In 1844, the Kings House was built and, ten years later, the first school was founded with an enrollment of 49 students. In the following years, the population fell notably due to the deaths caused by the cholera epidemic of 1855.
The economy of the region, which in the early years was based mostly on raising livestock, grew with the cultivation of sugar cane and fruit. Also produced in Trujillo Alto are sugar, syrup, brandy, rice and corn.
In 1902, the Puerto Rico Legislative Assembly approved the law for the consolidation of certain municipal terms and eliminated the municipality of Trujillo Alto and incorporated all of its sectors into Carolina. In 1905, a new law passed by the legislative assembly repealed the previous law and restored Trujillo to its status as an independent municipality.
In 1910, a public lighting system was created in Trujillo Alto. The system consisted of sixteen gas lanterns. Three years later, in 1913, they were converted to electricity. In 1939, the United States Army built an iron bridge over the Grande de Loíza River to be able to mobilize troops to Gurabo.
Today, the municipality has factories producing food products, wood products, cloth, metal, and electric and electronic machinery. There are also quarries where stone is mined, fruit orchards, and livestock farms. Deposits of marble also exist in the municipality.
The current flag of Trujillo Alto consists of a white background with part of the image of the municipality’s coat of arms in the center.
Coat of Arms
On a field of silver are three green mountains, placed on a band on which stands a Latin cross (blue). In the blue border are eight waterfalls, silver in color. The seal is topped with a crown wall of gold with five towers. Under the seal is a ribbon with the inscription: Trujillo Alto.
• 1801 – Juan Francisco Carazo
• 1802 – Víctor Fernández
• 1803 – Francisco de Andino
• 1806 – Pedro Díaz
• 1812 – Buenaventura Quiñones
• 1814 – Lino M. Valldejuli
• 1818 – Manuel Díaz
• 1821 – Nicolás Vizcarrondo
• 1822 – Juan Villalobos
• 1823 – Mateo Ramos and Buenaventura Quiñones
• 1824 – Antonio Caparrós, Tomás Ruiz and Juan Rodríguez
• 1825 – Juan Colón
• 1826 – Manuel Díaz and Juan Dolores Morales
• 1827 – Juan B. Ramírez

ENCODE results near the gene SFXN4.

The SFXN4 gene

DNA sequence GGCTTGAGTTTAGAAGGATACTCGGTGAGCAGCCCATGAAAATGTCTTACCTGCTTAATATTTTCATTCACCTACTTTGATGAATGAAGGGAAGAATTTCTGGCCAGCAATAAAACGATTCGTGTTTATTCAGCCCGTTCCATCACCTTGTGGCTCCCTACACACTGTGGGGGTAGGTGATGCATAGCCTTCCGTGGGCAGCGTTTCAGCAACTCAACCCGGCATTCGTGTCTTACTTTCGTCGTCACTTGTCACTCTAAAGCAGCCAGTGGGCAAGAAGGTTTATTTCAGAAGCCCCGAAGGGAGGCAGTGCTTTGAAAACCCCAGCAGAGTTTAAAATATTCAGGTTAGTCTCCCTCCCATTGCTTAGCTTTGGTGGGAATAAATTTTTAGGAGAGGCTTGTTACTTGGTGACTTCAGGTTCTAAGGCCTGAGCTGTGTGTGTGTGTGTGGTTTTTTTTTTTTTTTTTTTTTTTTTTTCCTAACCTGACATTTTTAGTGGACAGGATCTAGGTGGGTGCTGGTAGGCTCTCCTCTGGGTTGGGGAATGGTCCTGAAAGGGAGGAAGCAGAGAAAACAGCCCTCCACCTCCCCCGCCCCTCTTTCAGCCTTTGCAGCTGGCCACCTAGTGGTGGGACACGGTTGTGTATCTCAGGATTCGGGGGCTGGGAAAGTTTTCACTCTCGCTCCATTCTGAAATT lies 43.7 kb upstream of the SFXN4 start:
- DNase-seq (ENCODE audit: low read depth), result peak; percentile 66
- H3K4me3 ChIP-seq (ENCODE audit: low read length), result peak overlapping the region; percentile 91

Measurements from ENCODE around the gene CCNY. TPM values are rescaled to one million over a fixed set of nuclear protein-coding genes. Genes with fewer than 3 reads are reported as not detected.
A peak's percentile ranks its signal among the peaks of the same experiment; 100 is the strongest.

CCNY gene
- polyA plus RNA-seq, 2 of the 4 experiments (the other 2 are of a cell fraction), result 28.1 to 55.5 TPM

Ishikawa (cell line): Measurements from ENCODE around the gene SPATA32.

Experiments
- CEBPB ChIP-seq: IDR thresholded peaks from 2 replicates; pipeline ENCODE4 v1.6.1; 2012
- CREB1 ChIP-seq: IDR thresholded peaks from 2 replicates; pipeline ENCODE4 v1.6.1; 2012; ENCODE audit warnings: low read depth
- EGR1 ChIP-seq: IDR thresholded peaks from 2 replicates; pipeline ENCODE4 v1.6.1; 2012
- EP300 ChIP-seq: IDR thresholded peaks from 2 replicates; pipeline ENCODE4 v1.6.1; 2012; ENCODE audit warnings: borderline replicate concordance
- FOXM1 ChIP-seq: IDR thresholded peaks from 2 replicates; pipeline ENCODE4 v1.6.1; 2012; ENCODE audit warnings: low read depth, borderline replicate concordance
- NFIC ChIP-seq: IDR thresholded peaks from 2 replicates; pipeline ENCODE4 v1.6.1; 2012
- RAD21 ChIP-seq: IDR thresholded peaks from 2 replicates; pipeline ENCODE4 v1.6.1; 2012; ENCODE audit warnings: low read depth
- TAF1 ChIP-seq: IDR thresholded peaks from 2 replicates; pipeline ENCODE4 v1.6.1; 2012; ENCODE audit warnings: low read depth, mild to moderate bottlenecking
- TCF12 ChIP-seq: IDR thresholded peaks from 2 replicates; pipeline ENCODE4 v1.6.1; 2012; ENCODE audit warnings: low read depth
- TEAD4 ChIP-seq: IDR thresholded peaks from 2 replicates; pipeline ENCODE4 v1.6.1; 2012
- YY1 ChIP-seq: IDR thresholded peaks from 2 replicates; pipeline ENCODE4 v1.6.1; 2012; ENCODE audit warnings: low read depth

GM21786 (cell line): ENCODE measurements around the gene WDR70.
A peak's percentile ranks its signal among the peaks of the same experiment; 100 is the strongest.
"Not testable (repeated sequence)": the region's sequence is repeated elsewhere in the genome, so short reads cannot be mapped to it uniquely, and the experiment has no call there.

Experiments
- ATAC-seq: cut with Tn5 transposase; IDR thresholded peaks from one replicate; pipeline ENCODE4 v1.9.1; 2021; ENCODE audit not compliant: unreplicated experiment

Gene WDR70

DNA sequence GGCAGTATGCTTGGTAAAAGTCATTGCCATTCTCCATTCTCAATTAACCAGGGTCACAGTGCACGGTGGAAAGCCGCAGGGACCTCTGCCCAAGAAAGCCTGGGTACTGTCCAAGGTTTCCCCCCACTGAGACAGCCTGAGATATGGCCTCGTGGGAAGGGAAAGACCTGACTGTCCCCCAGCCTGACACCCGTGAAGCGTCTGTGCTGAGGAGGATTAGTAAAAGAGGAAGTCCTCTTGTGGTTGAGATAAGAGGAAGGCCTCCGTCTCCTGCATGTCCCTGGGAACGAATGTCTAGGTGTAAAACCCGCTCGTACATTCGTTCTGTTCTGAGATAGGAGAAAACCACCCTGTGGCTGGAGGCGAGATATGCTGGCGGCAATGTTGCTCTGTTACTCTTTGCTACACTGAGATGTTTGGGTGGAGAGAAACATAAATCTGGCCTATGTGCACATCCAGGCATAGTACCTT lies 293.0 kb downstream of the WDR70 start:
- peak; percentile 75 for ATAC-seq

• 1829 – Andrés Vizcarrondo
• 1830 – José Joaquín Díaz and Gaspar de Andino
• 1832 – Manuel de Rivera and Tomás Ruiz
• 1834 – José Ramírez de Arellano
• 1836 – José María de Rivera
• 1838 – Juan B. Ramírez
• 1839- Mateo Ramos
• 1840 – Juan Pablo de Rivera
• 1841 – José María de Torres
• 1842 – Mateo Ramos
• 1843 – José María de Rivera
• 1846 – José Joaquín Díaz
• 1847- Carlos Landrau
• 1848 – José A. Díaz and José C. Carrión
• 1849- José Balbino de Torres
• 1850 – Fausto García
• 1851 – Eusebio Colón
• 1853- José Balbino de Torres
• 1857 – José R. Aguirre
• 1858 – José Martínez Díaz
• 1859- Juan R. Aguirre
• 1860- Mauricio Arias
• 1861 – José Tomás de Sárraga
• 1864- José Tomas de Sárraga
• 1866 – José Ruiz
• 1867 – Ramón Sánchez López and José Estarache
• 1870 – Emiliano Díaz, Manuel Mellado Romero and Joaquín Aldeay Berenguer
• 1872- Andrés A Hernández, Felipe Rivera and José Torres Vallejo
• 1874 – José B. Torres, Lorenzo Ferrer and Ramón Sánchez López
• 1876- Manuel Mellado and Segundo Sehy
• 1877- Manuel Mellado and José Torres Vallejo
• 1879 – Manuel Mellado Romero
• 1885 – J. Antonio García
• 1890 – Ramón Sánchez López
• 1891- Diego Betances
• 1892 – Ramón Castro, Vicente Izquierdo, Sebastián del Valle and José Ramón Carmoega
• 1893- Lorenzo Ferrer
• 1894 Felipe Pastrana
• 1895-1897- José Ramón Carmoega
• 1898 – José Gonzalo Díaz
• 1899 – José Monserrate Monge
• 1900 – Francisco Nemesio Díaz
• 1905 – Andrés Valcárcel
• 1928- Andrés Valcárcel Reyes
• 1932- Andrés Valcárcel Reyes
• 1937 – Ricardo Viera and Fermín Viera
• 1941 – Luis Cruz
• 1944 – Jusina Viñas
• 1945 – Natalio Aponte Valentín
• 1958 – Isabel Díaz de Díaz
• 1962 – Heriberto Zayas Montañez
• 1969 – Arturo Crespo Valentín
• 1973 – Elsie Calderón de Hernández
• 1977 – José Viera
• 1981 – Pedro A. Padilla Ayala
• 1993 – Ramón Rivera
• 1997 – Brunilda “Brunnie” Soto Echevarría
• 2000 – Pedro A. Padilla Ayala
2008 – currently José Luis Cruz Cruz
Hon. José Luis Cruz Cruz
Places of Interest
• Luis Muñoz Marín Foundation
• The Grotto of Lourdes
• Family park
• Town plaza
• Carraízo Lake and Reservoir
• San José Carmelite Convent
• La Montaña spring
• Doña Inés park
Emilio Díaz Valcárcel – writer
Tulio Larrinaga – civil engineer and resident commissioner
Medardo Carazo – educator
José Fermín Díaz Viera – historian
Manuel Rivera Morales – sports announcer and commentator
Yolandita Monge – singer and actress
o Agricultural Fair – February
o Patron Saint Festival – May
o Arrecostao Marathon – September
o Paso Fino Festival – November
o Macabeo Festival – December
Note: These articles have been edited and checked by academics and specialists in History. Discrepancies may exist among historians regarding some data.
Author: Grupo Editorial EPRL
Published: June 14, 2015.
Images Gallery of Trujillo Alto